9. There are a range of still taking place across Gov to support businesses with how to keep trading with the EU.

10. Here is a link to HMRC specific webinars run webinars – .

11. Materials from a webinar on Navigating Ireland / GB Customs – slides and Audio Recording are available .

12. RoO feedback and teach-in session – both hosted on MS Teams live events and one will be recorded:

· Monday 18th January 2021 1200 – 1300. Please join at the following link:

· Tuesday 19th January 2021 1400-1500. Please join at the following link:

13. HSE is hosting a series of free podcasts to help businesses that make, use or supply chemicals, understand what actions they should take as independent GB chemical regimes are now in place. To listen to the podcast, just search ‘The HSE Podcast’ on your chosen platform. Audiences can also register to receive notifications for each episode released, to do so, click .

14. HSE and Defra will host a webinar on Wednesday 20 January at 10am. The event will cover the actions businesses need to take now an independent GB chemical regimes is in place. To register, and for more information, click .

I’ve also attached some documents which may be useful for you:

15. An updated set of UK Customs helpline/helpdesk contacts

16. A flyer from French Customs on what to scan/not to scan for hauliers.

17. The attached email gives a bit more clarity on GB>IE Pre-Boarding Notification requirements and links for assistance.

18. The Trader Forum Link is a useful source of Q&A – .

19. Border Operating Model Case Studies are now open and can be found at: . The case studies in this document have been created to represent end-to-end scenarios that will happen between GB and the EU, importing and exporting good from January 2021.

20. The latest Business Readiness bulletin is attached in case anyone doesn’t receive Bulletins direct; it contains a chemicals update as follows:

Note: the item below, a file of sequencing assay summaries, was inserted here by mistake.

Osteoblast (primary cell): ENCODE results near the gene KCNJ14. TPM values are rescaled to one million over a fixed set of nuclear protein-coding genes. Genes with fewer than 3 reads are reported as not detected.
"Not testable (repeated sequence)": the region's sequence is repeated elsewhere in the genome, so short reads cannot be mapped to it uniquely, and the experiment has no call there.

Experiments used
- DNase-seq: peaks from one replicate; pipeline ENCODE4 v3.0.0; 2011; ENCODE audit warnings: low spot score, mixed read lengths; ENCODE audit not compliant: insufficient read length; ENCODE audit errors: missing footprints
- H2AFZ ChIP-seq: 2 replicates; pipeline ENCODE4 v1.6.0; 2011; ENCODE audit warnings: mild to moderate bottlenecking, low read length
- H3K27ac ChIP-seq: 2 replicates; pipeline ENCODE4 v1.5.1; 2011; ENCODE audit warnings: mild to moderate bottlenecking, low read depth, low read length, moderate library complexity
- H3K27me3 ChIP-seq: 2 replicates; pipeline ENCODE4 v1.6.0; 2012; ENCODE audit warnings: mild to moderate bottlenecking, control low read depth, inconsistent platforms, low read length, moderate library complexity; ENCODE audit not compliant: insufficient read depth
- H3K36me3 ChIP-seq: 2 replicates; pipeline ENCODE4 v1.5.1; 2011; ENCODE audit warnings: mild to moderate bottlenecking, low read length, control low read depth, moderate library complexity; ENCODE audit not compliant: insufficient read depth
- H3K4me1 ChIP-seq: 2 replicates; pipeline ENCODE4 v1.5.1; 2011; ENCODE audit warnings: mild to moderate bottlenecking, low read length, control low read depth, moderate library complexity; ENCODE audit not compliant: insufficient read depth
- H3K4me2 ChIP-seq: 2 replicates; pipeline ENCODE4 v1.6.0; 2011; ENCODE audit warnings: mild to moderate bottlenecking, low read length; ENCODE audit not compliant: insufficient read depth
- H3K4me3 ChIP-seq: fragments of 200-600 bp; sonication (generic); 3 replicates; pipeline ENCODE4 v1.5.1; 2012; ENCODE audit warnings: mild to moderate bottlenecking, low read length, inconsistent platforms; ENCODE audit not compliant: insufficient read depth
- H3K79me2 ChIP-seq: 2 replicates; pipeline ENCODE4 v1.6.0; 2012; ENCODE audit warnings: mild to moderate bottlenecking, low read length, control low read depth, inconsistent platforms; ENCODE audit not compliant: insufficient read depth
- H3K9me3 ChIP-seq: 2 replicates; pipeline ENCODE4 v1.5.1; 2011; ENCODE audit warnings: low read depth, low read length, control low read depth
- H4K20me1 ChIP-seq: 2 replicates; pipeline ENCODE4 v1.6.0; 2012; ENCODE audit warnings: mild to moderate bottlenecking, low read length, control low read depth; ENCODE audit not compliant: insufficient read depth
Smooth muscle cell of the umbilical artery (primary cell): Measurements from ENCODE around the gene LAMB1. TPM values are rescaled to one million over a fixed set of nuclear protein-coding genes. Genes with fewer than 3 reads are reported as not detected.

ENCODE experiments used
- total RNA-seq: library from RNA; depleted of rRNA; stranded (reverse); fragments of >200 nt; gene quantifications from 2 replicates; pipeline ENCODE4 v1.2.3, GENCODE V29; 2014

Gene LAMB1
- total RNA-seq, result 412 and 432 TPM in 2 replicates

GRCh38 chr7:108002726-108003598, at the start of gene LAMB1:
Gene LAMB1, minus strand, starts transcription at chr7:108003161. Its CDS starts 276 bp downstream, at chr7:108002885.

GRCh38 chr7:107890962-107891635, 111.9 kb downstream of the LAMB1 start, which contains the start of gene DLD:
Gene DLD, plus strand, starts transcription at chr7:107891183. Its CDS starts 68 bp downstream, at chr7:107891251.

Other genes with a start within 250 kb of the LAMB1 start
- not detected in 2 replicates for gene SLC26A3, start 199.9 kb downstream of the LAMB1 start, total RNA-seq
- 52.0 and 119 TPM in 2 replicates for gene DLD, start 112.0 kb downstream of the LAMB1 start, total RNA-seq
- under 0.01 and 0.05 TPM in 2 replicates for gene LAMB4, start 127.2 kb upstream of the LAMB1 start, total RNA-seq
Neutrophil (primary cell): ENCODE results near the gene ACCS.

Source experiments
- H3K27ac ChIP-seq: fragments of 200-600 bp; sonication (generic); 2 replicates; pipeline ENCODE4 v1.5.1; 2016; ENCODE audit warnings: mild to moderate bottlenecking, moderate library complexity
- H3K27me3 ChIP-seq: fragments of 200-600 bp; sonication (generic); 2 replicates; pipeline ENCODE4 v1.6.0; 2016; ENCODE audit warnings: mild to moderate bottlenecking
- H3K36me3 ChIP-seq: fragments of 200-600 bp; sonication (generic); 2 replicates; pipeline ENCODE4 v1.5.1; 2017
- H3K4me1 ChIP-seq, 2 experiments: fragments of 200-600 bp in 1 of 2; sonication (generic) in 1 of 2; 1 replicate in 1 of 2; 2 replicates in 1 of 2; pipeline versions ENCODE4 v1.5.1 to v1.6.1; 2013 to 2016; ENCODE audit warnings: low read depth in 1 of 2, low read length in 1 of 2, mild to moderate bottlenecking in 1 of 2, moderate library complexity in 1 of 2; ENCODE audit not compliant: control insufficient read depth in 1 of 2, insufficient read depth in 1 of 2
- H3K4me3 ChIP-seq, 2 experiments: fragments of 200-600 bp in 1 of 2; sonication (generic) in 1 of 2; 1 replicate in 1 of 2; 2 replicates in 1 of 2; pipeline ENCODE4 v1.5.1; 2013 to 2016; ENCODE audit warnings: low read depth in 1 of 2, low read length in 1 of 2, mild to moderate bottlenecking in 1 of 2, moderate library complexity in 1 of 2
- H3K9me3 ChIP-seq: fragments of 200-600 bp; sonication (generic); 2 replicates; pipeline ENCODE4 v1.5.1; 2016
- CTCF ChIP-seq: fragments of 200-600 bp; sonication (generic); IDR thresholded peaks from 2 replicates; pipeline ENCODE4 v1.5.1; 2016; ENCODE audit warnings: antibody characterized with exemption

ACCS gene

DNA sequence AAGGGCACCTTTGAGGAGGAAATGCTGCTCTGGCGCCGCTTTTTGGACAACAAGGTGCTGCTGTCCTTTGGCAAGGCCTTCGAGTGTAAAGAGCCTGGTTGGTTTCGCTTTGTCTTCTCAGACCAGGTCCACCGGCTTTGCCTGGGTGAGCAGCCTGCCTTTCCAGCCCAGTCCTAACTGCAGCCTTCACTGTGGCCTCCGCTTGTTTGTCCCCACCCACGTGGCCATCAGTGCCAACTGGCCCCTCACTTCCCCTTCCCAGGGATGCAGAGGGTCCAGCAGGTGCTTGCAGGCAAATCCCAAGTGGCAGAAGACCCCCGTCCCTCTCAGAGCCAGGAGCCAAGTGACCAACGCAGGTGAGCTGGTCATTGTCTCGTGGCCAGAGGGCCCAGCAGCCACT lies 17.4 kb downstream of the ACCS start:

· NEW: Submitting chemicals information to the National Poisons Information Service: Guidance has been issued with information for companies placing hazardous mixtures on the UK market (such as manufacturers, importers, downstream users and distributors), should submit to the National Poisons Information Service. For more information, click .

· NEW: ODS (Ozone – Depleting Substances) exports rejected at an EU border control post: Guidance has been issued on what to do if your ozone-depleting substances (ODS) exports, are rejected at an EU border control post (BCP). For more information, click .

· NEW: F gas exports rejected at an EU border control post: Guidance has been issued on what to do if your fluorinated gas (F gas) exports, are rejected at an EU border control post (BCP). For more information, click .

Following feedback now that the new border obligations are operational, the following advice may be useful:

21. Presentation of LRNs (Local Reference Numbers): there are cases of hauliers arriving without the correct transit or import documentation. Advice – every LRN must be presented at the Office of Departure (OoD) or it is likely the goods will be held on arrival in the EU. N.B. leaflets with updated guidance in several languages are being published for drivers.